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Thanksgiving

"We are taking heavy fire! I repeat we are taking heavy fire! I need a medic over here now! Keep your head down, son, unless you want to lose it. Don't fire until you see the whites of their eyes, men," I said in my best authoritative voice. My mind tends to get pretty noisy whenever bombers, tanks, and machine guns are involved.

"Chris, stop picking at the turkey," my mother demanded before kicking me out of the kitchen and sending me outside. There's no telling what time she got up this morning, but she's been in there all day cooking for what looks like an army. Don't get me wrong, she prepares giant meals pretty much every day, but on Thanksgiving, things get crazy. By the looks of it, we invited everyone on Bend Road.


"You better not be getting dirty, Christopher," I hear through the screen door as my knees embed into the soil beneath our oak. "Yes, ma'am," is my effort to avoid a lie and not tell the truth at the same time. Mom means business because she used my entire first name. Whenever she uses my first, middle, and last name, it means I'm already busted, and there will be consequences. It's wise to avoid those scenarios.




"RAT-A-TAT-A-TAT-A-TATAT! These bullets are flying everywhere. Quick! Take cover," were the last words some of my small green militia heard before meeting their maker. Once we finish burying those poor devils, the remaining troops will have to complete the fort. By now, I'm second-guessing the decision to wear my Sunday clothes outside to play before the celebration. Filth works its way deep under my fingernails as I lay flat on my stomach, digging six-inch graves.


Earlier I was standing by Mom as she cracked the oven to check on her stuffing. The smell escaped filling the room with the sweet aroma of a day that only comes around once a year. Mashed potatoes are my favorite, especially covered in her giblet gravy. I don't even know where to begin with all of the deserts. She makes a squash pie I'm not a giant fan of, but her coconut cake is enchanting. We'll have days of leftovers after the event, and that's fine by me.


"Sir, it would seem as though the enemy has blown up the dam. In a few seconds, the fort will be underwater," screams out my imaginary lieutenant. Before most of the men can make a run for it, I tip over my five-gallon bucket of water onto the frantic soldiers. Many ride the current to safety, but some meet an early demise caught between giant logs from unfinished structures. Alas, my heroic attempt to save a few of these battle-worn fighters was in vain.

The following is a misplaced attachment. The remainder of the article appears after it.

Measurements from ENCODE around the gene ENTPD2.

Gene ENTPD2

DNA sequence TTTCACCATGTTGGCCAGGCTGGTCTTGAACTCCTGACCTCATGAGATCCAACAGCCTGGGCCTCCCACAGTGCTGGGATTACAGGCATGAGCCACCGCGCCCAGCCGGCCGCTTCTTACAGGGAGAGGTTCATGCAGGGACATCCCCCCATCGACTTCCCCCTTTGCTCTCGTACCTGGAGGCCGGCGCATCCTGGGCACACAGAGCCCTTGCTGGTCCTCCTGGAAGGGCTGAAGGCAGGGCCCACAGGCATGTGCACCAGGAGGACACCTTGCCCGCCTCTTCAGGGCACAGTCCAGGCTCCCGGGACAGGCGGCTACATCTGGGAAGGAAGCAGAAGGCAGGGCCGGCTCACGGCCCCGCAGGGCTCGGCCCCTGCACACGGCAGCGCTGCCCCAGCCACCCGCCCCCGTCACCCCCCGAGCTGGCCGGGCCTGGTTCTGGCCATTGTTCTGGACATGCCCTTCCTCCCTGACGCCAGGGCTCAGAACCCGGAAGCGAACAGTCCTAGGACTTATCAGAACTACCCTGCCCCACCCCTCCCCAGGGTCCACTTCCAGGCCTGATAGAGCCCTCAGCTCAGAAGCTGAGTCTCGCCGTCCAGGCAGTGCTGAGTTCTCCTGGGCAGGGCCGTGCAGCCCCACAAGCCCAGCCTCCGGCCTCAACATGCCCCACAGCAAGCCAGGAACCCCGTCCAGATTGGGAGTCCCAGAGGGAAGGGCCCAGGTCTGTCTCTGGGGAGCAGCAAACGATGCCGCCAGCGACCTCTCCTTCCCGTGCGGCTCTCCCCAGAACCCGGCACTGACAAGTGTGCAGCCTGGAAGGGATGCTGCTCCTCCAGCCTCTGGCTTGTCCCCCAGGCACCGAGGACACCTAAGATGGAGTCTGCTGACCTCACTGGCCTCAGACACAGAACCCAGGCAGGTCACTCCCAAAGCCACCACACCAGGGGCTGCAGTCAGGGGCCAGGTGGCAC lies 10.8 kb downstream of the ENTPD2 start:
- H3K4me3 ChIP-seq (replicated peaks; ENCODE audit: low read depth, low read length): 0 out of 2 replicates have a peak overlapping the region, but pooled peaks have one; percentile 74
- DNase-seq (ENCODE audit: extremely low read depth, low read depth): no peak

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Mom's number one rule at Thanksgiving is that guests aren't allowed to take food home. This rule suites me, but she invites everyone to come back the next day for more, and they do. By the fourth day, all that's left is turkey and cranberry sauce. There's nothing like a good turkey sandwich with a bit of Velveeta squished between white bread. I'm pretty sure everyone ends up at my house because Mama is the best cook in Salem.


"KABOOM!" The leftover firecracker I'd buried in the muck explodes, sending my lime-colored squadron flying. Specks of mud are all up and down my arm and cover my face like chickenpox. It's a good thing I wear glasses because that could have put an eye out. By the time the smoke clears, all that's left are the mangled remains of my warriors. Bowing my head, I say an earnest prayer for the brave who have fallen on this holiday.


Speaking of prayer, if I don't make it inside soon to clean up, I'll be needing plenty of help from Baby Jesus. The house is full of people, but I may be able to sneak past to grab some fresh clothes. Everyone is either watching television or helping Mom finish up, so it should be a cinch. Before I even manage to get one foot in the door, I hear, "Christopher Ray Sherron." I should have stayed on the battlefield.


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